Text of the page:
10/08/2017

Best of luck, Gina Miller


I never, ever thought I'd read something like this... Never until recently. 

I even had a dream, a few months ago, about some sort of "secret police" arresting people in the UK according to their skin colour. I was in Bristol in the dream and reached a building I was renting a room in... and two men in suits arrested a middle class woman on the base of her having brown skin. I could hear her complaining on the staircase that she had not prepared for this to happen now and was expected at work. But they took her anyway. And I manage to be discreet and reach the flat I was meant to stay

This hatred is getting out of control!! What happened to get so far?

This is the real side of Brexit... It is not about trade or the single market. It is about some distressed or angry or destructive people rejecting the society as it is, over an imagined representation of a perfect, imperial United Kingdom still dominating the world. It is a dangerous path! 

Please wake up. And let's say no to this kind of violence...


Gina Miller afraid to leave her home after threats of acid attacks

Brexit legal challenger fears she may have to leave the UK if anxiety over her family’s security becomes too much to bear

Wednesday 9 August 2017

Gina Miller, the campaigner who won a Brexit legal challenge against the government, has revealed that she has been receiving threats of acid attacks for months and is afraid to leave her home.
The businesswoman said that if the threats continued and became too much to bear she would “seriously consider” leaving the UK. 
“I have been getting threats of having acid thrown in my face for months and months now. When I see someone walk towards me on the street with a bottle of water or something, I just freak out,” she told Verdict magazine.
With the backdrop of a spate of acid attacks across the country, she said: “My life has completely changed.”
Miller spoke of her fears for her life just weeks after Rhodri Phillips, 50, the 4th Viscount St Davids, was jailed for 12 weeks for racially abusing her on social media. 
Four days after she won her supreme court case against the government, Phillips offered a bounty for her to be run over. He offered “£5,000 for the first person to ‘accidentally’ run over this bloody troublesome first generation immigrant”.
He described her as a “boat jumper” adding: “If this is what we should expect from immigrants, send them back to their stinking jungles”.
In a statement to court, Miller said she felt “violated” by his remarks, which were “offensive, racist and hateful”. 
But even Phillips’ three-month jail sentence has not put people off sending malicious messages and death threats, Miller said.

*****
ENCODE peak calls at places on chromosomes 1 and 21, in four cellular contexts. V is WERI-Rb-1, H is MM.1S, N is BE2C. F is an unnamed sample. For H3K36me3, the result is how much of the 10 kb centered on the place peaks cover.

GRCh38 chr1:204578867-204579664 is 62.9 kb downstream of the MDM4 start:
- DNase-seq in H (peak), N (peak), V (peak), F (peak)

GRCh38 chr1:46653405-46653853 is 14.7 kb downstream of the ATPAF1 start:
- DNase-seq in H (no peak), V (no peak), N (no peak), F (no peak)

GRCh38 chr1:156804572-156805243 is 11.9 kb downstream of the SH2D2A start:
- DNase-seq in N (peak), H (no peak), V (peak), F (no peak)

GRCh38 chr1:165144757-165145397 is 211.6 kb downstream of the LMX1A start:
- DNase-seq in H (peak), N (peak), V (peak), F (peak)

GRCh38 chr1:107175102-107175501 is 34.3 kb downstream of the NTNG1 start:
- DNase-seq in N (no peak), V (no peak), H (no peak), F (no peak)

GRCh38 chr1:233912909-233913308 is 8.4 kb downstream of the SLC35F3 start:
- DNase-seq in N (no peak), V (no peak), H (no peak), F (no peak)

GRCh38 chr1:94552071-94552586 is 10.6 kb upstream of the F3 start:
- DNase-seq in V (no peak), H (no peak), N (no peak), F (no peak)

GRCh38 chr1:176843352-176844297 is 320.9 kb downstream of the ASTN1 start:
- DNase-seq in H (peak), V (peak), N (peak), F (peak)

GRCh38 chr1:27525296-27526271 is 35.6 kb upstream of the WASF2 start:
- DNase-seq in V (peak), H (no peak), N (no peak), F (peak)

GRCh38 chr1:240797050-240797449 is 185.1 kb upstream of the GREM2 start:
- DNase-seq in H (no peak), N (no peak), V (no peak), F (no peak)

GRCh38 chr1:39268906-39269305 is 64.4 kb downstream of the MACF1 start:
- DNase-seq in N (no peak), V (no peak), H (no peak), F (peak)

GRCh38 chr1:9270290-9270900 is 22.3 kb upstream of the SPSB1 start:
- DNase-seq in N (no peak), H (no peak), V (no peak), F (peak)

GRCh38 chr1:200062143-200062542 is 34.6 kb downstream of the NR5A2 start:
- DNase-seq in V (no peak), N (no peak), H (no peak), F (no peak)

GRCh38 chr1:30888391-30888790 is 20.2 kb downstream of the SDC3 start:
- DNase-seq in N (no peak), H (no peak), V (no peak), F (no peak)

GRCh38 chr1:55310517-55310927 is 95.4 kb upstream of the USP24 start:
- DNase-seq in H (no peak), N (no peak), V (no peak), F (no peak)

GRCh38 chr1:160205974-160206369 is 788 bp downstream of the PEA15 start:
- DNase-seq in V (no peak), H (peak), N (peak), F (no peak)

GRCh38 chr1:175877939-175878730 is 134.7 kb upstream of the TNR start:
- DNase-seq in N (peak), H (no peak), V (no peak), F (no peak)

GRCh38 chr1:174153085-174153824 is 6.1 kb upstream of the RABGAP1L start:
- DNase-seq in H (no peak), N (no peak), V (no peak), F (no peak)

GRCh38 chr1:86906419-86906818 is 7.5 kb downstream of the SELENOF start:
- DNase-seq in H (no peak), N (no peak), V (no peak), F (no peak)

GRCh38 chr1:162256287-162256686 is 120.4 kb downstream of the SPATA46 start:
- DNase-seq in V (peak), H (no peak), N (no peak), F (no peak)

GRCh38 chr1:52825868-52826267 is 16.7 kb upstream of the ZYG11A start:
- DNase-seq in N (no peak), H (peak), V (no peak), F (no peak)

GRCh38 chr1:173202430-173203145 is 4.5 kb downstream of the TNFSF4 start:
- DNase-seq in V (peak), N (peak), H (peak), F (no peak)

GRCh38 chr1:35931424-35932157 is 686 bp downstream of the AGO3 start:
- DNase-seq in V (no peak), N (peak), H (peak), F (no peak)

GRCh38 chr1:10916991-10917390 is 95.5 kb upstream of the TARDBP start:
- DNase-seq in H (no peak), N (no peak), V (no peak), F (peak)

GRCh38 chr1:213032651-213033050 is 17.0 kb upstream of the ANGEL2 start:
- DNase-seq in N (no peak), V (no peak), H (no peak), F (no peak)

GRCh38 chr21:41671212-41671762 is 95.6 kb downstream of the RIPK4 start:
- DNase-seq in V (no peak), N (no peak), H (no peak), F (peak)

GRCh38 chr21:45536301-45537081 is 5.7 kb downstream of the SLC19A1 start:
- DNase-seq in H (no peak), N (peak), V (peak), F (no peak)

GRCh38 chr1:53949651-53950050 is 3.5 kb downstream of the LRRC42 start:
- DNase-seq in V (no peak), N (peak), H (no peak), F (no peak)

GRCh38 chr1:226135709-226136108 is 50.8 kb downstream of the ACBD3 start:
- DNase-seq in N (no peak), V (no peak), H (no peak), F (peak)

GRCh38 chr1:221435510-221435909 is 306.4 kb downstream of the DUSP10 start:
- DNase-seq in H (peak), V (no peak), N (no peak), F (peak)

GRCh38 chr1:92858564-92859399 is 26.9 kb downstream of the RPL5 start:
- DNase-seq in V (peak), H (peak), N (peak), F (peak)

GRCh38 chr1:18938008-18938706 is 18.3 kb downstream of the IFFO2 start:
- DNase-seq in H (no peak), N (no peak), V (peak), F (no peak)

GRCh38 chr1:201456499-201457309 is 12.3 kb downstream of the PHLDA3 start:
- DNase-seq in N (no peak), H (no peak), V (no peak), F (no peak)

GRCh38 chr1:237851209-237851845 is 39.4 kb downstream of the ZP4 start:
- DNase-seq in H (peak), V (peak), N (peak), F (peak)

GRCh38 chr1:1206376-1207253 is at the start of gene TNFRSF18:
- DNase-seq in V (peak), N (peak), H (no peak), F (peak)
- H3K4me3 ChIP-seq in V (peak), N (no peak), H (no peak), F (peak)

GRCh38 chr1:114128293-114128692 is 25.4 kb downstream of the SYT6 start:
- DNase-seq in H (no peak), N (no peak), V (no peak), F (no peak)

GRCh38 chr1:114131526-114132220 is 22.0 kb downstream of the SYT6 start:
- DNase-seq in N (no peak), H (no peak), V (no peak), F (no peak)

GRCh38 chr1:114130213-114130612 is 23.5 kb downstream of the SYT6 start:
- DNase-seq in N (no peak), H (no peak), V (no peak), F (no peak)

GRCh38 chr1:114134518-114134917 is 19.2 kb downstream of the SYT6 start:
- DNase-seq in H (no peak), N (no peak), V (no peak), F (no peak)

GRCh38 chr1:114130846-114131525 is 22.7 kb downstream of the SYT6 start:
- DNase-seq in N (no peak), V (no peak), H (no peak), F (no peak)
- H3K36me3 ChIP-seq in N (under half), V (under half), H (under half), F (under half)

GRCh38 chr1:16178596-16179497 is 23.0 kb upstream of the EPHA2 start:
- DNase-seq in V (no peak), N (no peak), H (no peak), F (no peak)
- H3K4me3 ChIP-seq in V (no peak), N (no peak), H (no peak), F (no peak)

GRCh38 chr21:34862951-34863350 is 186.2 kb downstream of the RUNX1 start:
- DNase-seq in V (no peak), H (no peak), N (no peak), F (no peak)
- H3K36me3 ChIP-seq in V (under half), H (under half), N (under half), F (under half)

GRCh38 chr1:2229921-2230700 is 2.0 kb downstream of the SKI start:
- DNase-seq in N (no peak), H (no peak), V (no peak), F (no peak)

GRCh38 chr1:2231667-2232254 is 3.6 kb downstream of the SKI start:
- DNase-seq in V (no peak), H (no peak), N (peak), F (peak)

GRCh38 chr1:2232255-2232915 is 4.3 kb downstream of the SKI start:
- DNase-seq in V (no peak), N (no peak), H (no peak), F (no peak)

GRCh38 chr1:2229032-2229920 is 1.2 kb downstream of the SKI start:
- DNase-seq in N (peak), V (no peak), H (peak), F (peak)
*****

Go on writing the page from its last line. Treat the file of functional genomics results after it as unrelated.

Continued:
“I get people who send me death threats who include their name and full address on the letters. People are so bold that they just don’t hide,” she said.
She has had 24-hour security installed in her home, hired security guards and she and her family now spend their weekends at home because of the upset that leaving the house can cause.
“If it came to the point that it was just too much to bear from a security point of view, if I sat down with my police teams and we felt that it was a really serious threat, I would have to seriously consider leaving the UK,” she said.
“This would break my heart because I love this country and I am fighting for it. But we might have to.”
In January this year the Metropolitan police revealed they had issued eight “cease and desist” notices to people who had sent Miller threatening messages. 
She said people were “surprised” when they received the letters, as if they thought they would never be caught.
In April she told how she was still getting abuse after launching a tactical voting initiative ahead of the general election.
At the time she said she had a choice – either to embrace it and do something with her high profile or “walk away”, which she was not minded to do. 
A year after the murder of MP Jo Cox, Miller said that social media companies are still not doing enough to stop abuse being spread. 
Miller was thrust into the public spotlight when she launched the campaign to force the government to give parliament a vote on triggering Article 50.
Now she says she did not realise she would be the sole focus of public attention when she brought the legal action. 
“When the courts made me the lead claimant, my lawyer said to me: ‘My god Gina, do you know what this means?’ and I just sort of said ‘yes’. It was quite fatalistic of me,” she said, adding that she never expected to still be the lead claimant when it came to court.

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